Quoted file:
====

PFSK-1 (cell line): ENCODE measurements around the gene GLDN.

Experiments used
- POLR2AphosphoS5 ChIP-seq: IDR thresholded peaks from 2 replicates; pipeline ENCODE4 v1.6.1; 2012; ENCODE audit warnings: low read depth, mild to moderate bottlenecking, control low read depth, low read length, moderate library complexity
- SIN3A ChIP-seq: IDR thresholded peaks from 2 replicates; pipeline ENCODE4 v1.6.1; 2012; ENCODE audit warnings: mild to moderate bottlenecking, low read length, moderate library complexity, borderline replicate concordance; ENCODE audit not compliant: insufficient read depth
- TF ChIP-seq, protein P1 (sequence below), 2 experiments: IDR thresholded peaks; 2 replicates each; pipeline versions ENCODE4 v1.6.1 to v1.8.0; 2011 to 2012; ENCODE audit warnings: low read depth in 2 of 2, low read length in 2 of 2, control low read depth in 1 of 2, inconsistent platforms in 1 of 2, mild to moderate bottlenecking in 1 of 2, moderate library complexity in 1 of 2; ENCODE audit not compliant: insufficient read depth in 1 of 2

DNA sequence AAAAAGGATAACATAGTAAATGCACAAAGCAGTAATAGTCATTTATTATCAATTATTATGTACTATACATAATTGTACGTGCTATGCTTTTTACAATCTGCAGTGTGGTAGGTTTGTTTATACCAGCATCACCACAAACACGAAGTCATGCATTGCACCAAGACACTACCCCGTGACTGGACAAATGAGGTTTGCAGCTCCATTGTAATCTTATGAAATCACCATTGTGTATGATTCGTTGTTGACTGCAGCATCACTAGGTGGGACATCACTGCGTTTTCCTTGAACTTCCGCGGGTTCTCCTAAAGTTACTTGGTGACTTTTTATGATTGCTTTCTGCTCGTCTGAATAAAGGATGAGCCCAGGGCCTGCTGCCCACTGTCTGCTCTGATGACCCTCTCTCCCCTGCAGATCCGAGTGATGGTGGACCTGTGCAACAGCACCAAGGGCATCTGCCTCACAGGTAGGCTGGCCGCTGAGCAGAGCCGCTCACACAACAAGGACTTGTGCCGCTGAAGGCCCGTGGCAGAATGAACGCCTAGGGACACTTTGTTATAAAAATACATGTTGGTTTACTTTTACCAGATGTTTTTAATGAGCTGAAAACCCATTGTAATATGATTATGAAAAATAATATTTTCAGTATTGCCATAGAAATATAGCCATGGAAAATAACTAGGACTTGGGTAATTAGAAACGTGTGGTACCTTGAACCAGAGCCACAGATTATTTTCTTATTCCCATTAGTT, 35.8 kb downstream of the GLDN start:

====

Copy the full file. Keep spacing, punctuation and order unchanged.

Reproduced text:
PFSK-1 (cell line): ENCODE measurements around the gene GLDN.

Experiments used
- POLR2AphosphoS5 ChIP-seq: IDR thresholded peaks from 2 replicates; pipeline ENCODE4 v1.6.1; 2012; ENCODE audit warnings: low read depth, mild to moderate bottlenecking, control low read depth, low read length, moderate library complexity
- SIN3A ChIP-seq: IDR thresholded peaks from 2 replicates; pipeline ENCODE4 v1.6.1; 2012; ENCODE audit warnings: mild to moderate bottlenecking, low read length, moderate library complexity, borderline replicate concordance; ENCODE audit not compliant: insufficient read depth
- TF ChIP-seq, protein P1 (sequence below), 2 experiments: IDR thresholded peaks; 2 replicates each; pipeline versions ENCODE4 v1.6.1 to v1.8.0; 2011 to 2012; ENCODE audit warnings: low read depth in 2 of 2, low read length in 2 of 2, control low read depth in 1 of 2, inconsistent platforms in 1 of 2, mild to moderate bottlenecking in 1 of 2, moderate library complexity in 1 of 2; ENCODE audit not compliant: insufficient read depth in 1 of 2

DNA sequence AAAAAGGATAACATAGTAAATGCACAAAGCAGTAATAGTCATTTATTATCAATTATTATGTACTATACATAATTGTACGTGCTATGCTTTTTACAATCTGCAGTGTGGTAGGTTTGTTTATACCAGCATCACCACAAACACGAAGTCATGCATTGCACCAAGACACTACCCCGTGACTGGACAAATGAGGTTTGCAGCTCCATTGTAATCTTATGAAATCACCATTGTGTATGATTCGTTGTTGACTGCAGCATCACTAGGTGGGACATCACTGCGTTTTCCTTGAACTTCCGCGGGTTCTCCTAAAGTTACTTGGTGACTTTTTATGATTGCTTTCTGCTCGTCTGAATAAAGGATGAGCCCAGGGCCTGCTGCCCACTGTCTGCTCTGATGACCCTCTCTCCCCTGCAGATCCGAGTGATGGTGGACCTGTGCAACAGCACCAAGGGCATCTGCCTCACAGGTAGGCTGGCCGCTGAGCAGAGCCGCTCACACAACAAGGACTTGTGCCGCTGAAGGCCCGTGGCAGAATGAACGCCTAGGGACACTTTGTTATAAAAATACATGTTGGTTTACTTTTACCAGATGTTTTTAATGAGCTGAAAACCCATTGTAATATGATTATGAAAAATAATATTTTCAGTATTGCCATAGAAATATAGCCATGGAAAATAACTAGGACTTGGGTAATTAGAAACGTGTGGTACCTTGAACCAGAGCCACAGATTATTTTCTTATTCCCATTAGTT, 35.8 kb downstream of the GLDN start: